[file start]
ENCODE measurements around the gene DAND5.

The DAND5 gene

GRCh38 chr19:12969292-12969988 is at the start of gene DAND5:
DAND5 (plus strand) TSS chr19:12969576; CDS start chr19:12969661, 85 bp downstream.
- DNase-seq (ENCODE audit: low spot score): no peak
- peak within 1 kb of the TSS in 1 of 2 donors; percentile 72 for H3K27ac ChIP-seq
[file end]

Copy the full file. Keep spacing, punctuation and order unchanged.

ENCODE measurements around the gene DAND5.

The DAND5 gene

GRCh38 chr19:12969292-12969988 is at the start of gene DAND5:
DAND5 (plus strand) TSS chr19:12969576; CDS start chr19:12969661, 85 bp downstream.
- DNase-seq (ENCODE audit: low spot score): no peak
- peak within 1 kb of the TSS in 1 of 2 donors; percentile 72 for H3K27ac ChIP-seq